The ship, named after the Norse god Oden, will transport a team of Swedish researchers to study the ocean's biological and chemical makeup among other things.
It will also partner with the Louis S. St-Laurent, a Canadian icebreaker that's mapping the seabed north of Canada's Ellesmere Island and nearby Greenland. The data it collects will then be used by scientists to eventually determine the limits of Canada's continental shelf, in other words, where the nation's territorial waters finally come to an end in the Arctic.
Mary-Lynn Dickson is the head of Canada’s United Nations Convention on the Law of the Sea program and will lead the team on the Louis S. St-Laurent. She says the process will take years and involves studying the geology of the seabed by mapping the floor and sediments beneath it with sound waves.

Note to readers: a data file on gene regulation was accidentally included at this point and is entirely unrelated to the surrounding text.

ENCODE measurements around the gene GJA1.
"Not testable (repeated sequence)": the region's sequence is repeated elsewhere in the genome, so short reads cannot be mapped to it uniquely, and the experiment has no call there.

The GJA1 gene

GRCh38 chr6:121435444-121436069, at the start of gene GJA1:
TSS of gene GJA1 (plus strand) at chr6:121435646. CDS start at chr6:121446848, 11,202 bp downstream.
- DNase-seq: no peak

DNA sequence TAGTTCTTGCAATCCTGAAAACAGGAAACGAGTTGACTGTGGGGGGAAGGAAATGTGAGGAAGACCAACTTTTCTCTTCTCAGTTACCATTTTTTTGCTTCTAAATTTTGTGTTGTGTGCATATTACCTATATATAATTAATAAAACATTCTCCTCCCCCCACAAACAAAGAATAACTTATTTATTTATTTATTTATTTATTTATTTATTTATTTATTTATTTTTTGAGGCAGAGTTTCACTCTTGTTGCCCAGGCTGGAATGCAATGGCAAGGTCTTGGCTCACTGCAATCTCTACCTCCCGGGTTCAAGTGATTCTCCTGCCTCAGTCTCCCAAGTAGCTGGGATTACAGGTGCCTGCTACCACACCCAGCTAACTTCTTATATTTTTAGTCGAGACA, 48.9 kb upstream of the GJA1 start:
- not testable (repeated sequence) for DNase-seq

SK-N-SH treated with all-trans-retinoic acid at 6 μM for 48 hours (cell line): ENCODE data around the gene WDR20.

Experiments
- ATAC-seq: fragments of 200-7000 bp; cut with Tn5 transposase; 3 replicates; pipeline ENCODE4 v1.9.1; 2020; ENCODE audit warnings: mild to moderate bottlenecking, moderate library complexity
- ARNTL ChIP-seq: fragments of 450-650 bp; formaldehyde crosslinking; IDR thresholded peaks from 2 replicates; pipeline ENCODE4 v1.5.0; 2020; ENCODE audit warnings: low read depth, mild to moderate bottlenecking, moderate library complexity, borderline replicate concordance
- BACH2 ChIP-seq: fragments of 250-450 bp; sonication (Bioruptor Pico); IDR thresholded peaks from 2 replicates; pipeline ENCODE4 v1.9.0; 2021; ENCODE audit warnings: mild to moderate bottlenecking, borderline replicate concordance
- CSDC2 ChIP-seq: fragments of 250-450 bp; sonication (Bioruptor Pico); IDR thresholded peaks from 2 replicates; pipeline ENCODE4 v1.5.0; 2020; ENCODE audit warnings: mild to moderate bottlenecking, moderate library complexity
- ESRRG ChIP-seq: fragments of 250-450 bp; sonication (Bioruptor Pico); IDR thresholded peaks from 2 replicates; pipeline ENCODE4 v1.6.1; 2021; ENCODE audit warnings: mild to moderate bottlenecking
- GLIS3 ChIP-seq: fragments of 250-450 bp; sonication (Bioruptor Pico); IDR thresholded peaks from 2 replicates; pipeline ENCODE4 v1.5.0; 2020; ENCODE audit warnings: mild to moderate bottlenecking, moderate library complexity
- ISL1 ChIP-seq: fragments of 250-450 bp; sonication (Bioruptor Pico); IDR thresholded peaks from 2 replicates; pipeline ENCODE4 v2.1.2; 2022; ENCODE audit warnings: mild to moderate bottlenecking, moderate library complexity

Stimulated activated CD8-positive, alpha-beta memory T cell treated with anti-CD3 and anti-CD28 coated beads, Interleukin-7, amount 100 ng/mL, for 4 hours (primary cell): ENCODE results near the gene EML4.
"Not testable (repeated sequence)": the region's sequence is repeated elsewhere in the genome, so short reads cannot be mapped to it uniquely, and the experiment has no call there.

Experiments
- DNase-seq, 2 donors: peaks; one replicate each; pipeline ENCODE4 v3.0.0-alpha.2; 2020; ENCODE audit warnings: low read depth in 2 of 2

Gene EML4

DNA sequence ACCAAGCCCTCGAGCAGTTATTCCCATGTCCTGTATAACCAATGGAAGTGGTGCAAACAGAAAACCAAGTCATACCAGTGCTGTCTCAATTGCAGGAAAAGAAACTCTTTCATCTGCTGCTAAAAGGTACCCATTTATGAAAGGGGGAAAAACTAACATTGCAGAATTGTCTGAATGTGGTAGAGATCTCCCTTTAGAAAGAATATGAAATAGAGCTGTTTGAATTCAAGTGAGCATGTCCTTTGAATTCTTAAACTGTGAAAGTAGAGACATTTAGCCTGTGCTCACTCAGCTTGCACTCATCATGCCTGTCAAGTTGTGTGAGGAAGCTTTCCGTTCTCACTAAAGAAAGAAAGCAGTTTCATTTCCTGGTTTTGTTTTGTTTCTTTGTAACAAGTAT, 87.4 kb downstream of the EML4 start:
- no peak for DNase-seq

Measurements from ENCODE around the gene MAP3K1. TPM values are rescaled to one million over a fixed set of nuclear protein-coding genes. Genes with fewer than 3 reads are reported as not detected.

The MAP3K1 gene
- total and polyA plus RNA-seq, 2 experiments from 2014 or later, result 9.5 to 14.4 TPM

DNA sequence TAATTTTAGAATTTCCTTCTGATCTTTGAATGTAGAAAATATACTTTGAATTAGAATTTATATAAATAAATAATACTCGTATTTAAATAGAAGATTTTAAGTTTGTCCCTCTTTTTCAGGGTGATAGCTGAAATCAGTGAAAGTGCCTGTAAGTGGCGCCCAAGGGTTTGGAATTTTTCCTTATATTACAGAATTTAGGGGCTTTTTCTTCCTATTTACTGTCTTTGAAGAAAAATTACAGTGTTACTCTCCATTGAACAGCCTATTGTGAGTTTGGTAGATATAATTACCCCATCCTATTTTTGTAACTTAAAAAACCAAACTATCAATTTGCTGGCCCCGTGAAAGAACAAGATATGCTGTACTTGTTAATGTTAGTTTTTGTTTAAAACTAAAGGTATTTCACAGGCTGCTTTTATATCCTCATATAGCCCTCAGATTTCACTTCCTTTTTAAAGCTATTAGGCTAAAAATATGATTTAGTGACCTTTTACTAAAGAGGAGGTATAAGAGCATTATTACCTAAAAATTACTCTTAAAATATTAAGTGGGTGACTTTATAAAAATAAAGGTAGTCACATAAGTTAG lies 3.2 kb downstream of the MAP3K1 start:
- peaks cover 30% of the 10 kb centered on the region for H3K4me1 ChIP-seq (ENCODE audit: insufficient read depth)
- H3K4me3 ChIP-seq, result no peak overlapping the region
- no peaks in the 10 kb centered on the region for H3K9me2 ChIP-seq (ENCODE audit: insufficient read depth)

"It's a science-driven program," she tells Radio Sweden. "It will take our scientists a couple of years to analyze the data and then we have to write a submission which will be on the order of one- or two-thousand pages long because it's not just defining the points of where the continental shelf ends, we also have to prove that that continental shelf is part of the Canadian landmass."
The two vessels will rendezvous in early August at the Norwegian island of Svalbard. Dickson says its not unusual for nations in the Arctic to team up while mapping what could be part of a country's territorial claim given the harsh environment of the Arctic.
But global warming is changing the region. Melting ice is opening up waterways once thought to be impassable. Dickson admits that makes conducting research a bit easier but she doesn't revel in what's happening to the Arctic.
"I don't like to think about the changes that might be coming," she adds. "Certainly, a thinner ice year, if we can get our work done, we would benefit from that."